Voices of a Distant Star Staff Review


VOICES OF A DISTANT STAR [2002]

 REVIEWED BY:

Flash Gordon (Anime Corner Staff Writer)

 TITLE REVIEWED ON:

Pioneer Elite Plasma Display System PDP-5050SX
Denon AV Surround Receiver AVR-1801 with Dolby Digital/ DTS
Boston Acoustics Micro90T Die-Cast Surround Speakers including Subwoofer
Toshiba DVD SD-3755 Player with Dolby Digital/ DTS/ 3D Surround Sound. 

 OVERALL RATING

SHORT FILM
13+ RATING


A ANIMATION
A- CHARACTER
A- MECH DESIGN
A MUSIC
A STORY
A SHORT FILM GRADE

STUDIO: COMIX WAVE INC.
DIRECTOR: MAKOTO SHINKAI
PRODUCER: YOSHIHIRO HAGIWARA/ MAKOTO SHINKAI
ANIMATOR: MAKOTO SHINKAI
DESIGNS: MAKOTO SHINKAI
SCRIPT: MAKOTO SHINKAI
MUSIC: TENMON
THEME SONG: ‘THROUGH THE YEARS AND FAR AWAY [HELLO LITTLE STAR]’ LOW
DVD EXTRAS: SHE AND HER CAT ANIMATED SHORT/ INTERVIEW WITH THE CREATOR: MAKOTO SHINKAI/ DIRECTOR’S CUT WITH ALTERNATE VOCALS/ ORIGINAL PRODUCTION ANIMATIC/ 4 ORIGINAL JAPANESE TRAILERS/ REVERSIBLE COVER


  DVD BREAKDOWN  OTHER WORKS BY MAKOTO SHINKAI

VOICES OF A DISTANT STAR DVD



SHE AND HER CAT: THEIR STANDING POINTS [1999]
THE PLACE PROMISED IN OUR EARLY DAYS [2005]
BYOUSOKU 5 CENTIMETER [2007]


  REVIEW (Warning: Spoilers Ahead!)

The electronic blips from a cell phone keypad and the cold disconnect of an automated response, “you are out of your calling area,” open the film short and accurately reflects the heart of Voices Of A Distant Star. It sets a tone of separation surrounding a “love story that transcends time and space” between two lovers with one establishing shot.

Voices Of A Distant Star ushered the arrival of director Makoto Shinkai. The film was entirely conceived, produced and animated by Makoto Shinkai. In a quiet, minimalist, cerebral kind of way, the short feature film has gradually worked its way into the consciousness and hearts of the anime nation. Rarely
does a film arrive with so little fanfare and literally leave audiences stunned by what they’ve seen and deeply moved by the sheer beauty of its production. Yet this was precisely the end result of Voices Of A Distant Star. It’s like the little film that could. A virtual unknown, Shinkai’s little independent film continues to soldier on gaining the attention of the anime world. Astoundingly he has achieved no small feat outside the mainstream of animation studios via a personal computer. His non-studio supported indie budget has single-handedly driven its success all the way to the bank while garnering critical acclaim. It continues to sell and sell and sell reaching otaku shelves the world over. Shinkai gambled in creating his vision and moved 5,000 copies initially, but ADV Films picked up distribution rights and turned production into 120,000 copies. To use an expression, this is as ‘short and sweet’ a fairy tale story as they come. It is an amazing work with deep, emotional resonance thanks to the real feelings permeating its characters all in the span of 30 short minutes. Some mainstream live-action films working from inept screenplays fail to come close to what this short accomplishes in one quarter the time. It is a gentle, understated, beautiful, quiet, poetic romance and makes exceptional use of simplicity throughout its production. It is easy to see why Voices Of A Distant Star was the launch pad for one of Japan’s finest new and inspired talents.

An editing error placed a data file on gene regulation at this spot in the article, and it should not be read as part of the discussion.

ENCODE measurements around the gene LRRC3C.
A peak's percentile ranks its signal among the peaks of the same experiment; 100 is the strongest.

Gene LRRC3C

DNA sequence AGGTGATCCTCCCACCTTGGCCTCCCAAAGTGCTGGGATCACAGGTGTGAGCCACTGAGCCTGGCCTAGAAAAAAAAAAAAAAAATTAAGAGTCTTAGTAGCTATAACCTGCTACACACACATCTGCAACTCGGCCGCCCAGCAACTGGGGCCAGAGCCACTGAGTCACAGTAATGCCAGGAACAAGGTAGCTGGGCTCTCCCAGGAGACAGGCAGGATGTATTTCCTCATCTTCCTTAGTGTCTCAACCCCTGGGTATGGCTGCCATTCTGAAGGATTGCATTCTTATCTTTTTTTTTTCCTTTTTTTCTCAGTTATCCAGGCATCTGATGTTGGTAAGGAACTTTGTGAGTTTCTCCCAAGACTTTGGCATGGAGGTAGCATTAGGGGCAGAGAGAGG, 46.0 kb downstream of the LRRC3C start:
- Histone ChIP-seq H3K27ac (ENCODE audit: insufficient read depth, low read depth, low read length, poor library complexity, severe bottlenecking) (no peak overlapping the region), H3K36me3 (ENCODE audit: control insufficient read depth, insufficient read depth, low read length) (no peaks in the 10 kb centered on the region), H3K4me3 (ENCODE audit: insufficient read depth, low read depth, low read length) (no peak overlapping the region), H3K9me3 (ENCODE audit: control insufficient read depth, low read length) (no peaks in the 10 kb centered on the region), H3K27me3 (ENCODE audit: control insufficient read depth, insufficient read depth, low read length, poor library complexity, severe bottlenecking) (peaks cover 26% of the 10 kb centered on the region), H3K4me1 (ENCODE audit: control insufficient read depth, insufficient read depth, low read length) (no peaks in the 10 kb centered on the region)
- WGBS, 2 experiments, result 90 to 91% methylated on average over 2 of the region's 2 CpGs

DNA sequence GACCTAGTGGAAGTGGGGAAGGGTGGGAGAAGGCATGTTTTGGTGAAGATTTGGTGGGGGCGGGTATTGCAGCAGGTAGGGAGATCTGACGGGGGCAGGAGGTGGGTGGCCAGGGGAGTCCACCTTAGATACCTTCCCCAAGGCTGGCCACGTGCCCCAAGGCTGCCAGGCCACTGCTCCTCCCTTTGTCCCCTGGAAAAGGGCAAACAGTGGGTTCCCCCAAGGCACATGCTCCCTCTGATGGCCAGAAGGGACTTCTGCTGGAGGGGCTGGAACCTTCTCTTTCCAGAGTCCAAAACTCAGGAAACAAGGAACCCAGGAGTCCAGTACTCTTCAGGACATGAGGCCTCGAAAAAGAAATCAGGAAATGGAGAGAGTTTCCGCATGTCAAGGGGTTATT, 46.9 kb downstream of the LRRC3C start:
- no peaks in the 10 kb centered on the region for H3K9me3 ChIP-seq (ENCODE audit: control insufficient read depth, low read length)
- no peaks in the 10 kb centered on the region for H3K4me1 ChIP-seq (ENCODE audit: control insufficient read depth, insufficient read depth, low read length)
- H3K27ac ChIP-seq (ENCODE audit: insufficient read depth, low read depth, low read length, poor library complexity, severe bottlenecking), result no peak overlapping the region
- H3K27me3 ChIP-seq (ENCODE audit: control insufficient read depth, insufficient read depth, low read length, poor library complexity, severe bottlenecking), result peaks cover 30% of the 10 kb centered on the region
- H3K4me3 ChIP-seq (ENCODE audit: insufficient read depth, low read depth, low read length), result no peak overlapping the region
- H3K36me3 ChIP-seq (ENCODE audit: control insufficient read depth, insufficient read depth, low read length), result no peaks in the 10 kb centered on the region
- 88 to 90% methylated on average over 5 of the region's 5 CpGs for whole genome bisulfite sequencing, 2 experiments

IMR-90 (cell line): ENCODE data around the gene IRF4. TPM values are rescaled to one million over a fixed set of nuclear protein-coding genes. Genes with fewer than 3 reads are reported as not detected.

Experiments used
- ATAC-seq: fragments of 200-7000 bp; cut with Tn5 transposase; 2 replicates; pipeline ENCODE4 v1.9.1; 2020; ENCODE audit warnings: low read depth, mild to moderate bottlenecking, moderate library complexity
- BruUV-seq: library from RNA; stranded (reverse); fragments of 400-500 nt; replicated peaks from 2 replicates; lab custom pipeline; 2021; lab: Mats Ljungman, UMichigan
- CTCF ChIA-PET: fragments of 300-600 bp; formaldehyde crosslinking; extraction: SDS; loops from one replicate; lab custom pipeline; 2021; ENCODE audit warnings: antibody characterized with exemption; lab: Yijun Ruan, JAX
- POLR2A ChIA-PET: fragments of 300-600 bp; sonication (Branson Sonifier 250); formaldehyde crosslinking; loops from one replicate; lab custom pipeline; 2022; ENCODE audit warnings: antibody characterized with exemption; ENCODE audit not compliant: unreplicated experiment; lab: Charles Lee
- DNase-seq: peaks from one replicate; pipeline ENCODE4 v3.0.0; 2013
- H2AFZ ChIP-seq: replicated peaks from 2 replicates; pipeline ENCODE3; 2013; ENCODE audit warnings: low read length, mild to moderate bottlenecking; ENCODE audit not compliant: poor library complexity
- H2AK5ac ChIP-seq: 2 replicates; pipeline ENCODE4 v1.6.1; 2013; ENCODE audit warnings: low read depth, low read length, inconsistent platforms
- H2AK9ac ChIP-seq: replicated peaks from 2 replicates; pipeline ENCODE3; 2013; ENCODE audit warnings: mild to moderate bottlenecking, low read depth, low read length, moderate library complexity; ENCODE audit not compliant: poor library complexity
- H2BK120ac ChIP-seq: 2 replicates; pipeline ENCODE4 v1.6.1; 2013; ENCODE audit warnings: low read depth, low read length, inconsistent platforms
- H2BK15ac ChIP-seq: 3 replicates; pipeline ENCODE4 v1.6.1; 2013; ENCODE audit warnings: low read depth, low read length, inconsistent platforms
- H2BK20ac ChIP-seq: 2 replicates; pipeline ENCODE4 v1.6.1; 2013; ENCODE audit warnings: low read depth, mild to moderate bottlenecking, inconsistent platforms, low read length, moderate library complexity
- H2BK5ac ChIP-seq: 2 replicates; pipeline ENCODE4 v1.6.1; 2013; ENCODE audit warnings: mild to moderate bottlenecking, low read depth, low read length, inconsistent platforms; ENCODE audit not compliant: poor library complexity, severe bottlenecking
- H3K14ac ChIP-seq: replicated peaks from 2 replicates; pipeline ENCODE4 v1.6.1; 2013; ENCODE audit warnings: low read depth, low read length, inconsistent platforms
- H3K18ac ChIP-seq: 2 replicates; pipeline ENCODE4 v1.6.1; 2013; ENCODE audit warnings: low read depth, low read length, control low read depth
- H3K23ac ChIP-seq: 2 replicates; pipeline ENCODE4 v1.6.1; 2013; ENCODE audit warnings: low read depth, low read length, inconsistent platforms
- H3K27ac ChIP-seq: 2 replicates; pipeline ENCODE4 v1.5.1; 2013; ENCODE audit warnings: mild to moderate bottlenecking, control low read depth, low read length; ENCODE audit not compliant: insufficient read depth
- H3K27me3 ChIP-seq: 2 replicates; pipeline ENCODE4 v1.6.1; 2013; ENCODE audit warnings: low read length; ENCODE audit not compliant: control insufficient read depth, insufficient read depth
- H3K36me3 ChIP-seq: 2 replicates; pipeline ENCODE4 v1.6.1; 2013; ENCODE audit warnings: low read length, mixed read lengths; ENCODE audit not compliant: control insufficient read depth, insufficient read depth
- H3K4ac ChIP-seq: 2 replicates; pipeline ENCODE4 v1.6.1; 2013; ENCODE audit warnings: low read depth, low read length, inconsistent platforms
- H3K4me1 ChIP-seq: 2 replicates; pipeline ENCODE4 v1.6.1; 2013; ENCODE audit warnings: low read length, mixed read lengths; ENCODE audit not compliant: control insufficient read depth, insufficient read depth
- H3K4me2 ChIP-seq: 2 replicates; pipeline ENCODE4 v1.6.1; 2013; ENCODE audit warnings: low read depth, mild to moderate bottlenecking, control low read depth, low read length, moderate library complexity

The year is 2046. An alien race, the Tarsians, continues its invasive objective to destroy the human race and plague the solar system. But Earth’s defense goes on offense as fleets head into the void of space in the hopes of destroying the enemy. In a nice twist, Shinkai flips expectations on its head by making his mecha-piloting hero a heroine, while her male counterpart waits back on the blue planet’s home front. He has created two fully realized characterizations in which his story centers. Lead